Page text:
Then one visit about 7 years ago she was distracted and actually made a mistake, putting in only 2 cups of flour instead of the 3 cups the recipe called for. She was bemoaning the poor cake when we arrived, but when Don ate a piece he declared it the best pound cake EVER. It is very tender and moist, and sometimes has a streak in it that is very dense (she calls it a "sad streak"). It's so tender that it's almost impossible to get out of the pan without leaving a bit of crust behind no matter how carefully you butter and flour.
So we rocked along for years, with Mom making "mistake" pound cakes every time Don visits. She actually times it so that the cake is warm out of the oven when he arrives, and will make him as many cakes as he can eat. With Don and Steve there, they will go through almost a pound cake a day. It also became known as "The Cake". As in "is the cake coming out of the oven?". "Don't eat the last slice of the cake!" and "if I finish it today, will your Mom make the cake for me to take home?".
Then Don started telling me that I didn't love him because I wouldn't make The Cake for him, and how mistreated he is since he has to fly me to Florida to get The Cake. This has been going on for a while, and I resisted mightily. I don't need that in my house - it's evil!! This year I finally told him that I would make him The Cake if he got me something from Tiffany's for Christmas. I figured I was safe - no Tiffany's in Panama City, Florida, and he's never shopped at Tiffany's.
Well, guess what. Mom teamed up with him and gave him something from Tiffany's to give me for Christmas. Now I'm on the hook for The Cake.
So when I got home after Christmas, I made The Cake for him, making it with 2 1/2 cups of flour instead of the 2 Mom uses, hoping to make it a little easier to handle but just as moist. I did it as I was leaving town for London for 10 days, and when I got home he told me it was so bad he had to throw it away. Grrrr. Now I'm determined!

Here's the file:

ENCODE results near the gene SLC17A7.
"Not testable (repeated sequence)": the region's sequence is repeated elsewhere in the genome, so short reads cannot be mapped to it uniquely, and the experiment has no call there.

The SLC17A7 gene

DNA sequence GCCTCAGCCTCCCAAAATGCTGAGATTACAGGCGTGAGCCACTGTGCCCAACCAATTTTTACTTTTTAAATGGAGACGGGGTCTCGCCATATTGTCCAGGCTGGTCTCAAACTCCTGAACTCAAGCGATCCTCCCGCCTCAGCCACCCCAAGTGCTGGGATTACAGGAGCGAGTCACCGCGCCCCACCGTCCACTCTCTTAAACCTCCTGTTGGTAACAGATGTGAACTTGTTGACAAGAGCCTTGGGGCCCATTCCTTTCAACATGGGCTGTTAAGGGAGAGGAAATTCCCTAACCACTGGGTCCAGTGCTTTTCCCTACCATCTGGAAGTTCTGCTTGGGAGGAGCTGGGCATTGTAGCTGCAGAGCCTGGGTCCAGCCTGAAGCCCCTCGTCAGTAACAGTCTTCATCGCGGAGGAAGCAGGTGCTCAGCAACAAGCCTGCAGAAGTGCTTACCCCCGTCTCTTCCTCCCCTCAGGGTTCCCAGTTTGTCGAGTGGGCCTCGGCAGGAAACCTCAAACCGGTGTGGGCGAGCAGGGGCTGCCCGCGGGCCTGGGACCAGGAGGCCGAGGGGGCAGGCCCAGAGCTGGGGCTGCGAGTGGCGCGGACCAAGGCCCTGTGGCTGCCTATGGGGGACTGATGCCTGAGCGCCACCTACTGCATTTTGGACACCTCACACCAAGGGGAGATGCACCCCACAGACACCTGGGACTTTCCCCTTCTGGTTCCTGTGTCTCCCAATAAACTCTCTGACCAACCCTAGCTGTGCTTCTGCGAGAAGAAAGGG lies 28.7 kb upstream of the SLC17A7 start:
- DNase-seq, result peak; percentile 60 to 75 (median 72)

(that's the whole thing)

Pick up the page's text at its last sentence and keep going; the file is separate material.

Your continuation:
When I was with Mom and Dad end of January, I had Mom make The Cake the day I was leaving and watched her like a hawk to make sure the recipe hadn't drifted away from the original. Only one other change - use salted butter instead of unsalted, and don't add the salt. No big deal. My idea was to do a blind tasting, since I was sure he couldn't really taste the difference. I rigged a way to carry home about 6 slices of her cake, and told Steve he had to design a testing process that would be scientifically sound. I got home, Don was arriving the next day, and I made The Cake. I only used 2 cups of flour, so it was exactly the same recipe, ingredients - everything.
By the time I got The Cake out of the pan I knew it wasn't going to be the same. Hers has a lighter, thinner crust, mine has a thicker, darker crust. Hers is more tender, mine is more substantial. Grrrr. So I gave up on the blind tasting, but at least this time he did deign to eat it instead of throw it away. I keep thinking about what could make the difference - humidity of ingredients? Maybe I should add a teaspoon of water to compensate? Oven temperature difference? I'm going to turn mine down 25 degrees, and move the cake pan higher in the oven. Or maybe - just maybe - there's some magic in her kitchen. I think that may be a possibility.
I'm now totally obsessed with The Cake, and with making it exactly like Mom's version. I'm going to rule out everything but the magic through trial and error, and I'll let you know what I come up with. Here is the basic recipe to start.
Leslie's Sour Cream Pound Cake
1 cup salted butter 6 eggs 2 cups all purpose flour (3 cups in the original recipe, 2 cups for the "mistake") 1 cup sour cream 1/4 teaspoon baking powder 1 teaspoon vanilla
Preheat oven to 325. Sift flour with baking powder. Cream butter and sugar until very creamy, if they don't want to cream add the vanilla to help it get started. Beat in eggs one at a time. Beat in flour mixture, then sour cream and vanilla.
Bake in a buttered and floured bundt pan for 90 minutes at 325 degrees on the middle shelf. Let cool for 5 minutes, then remove from pan carefully.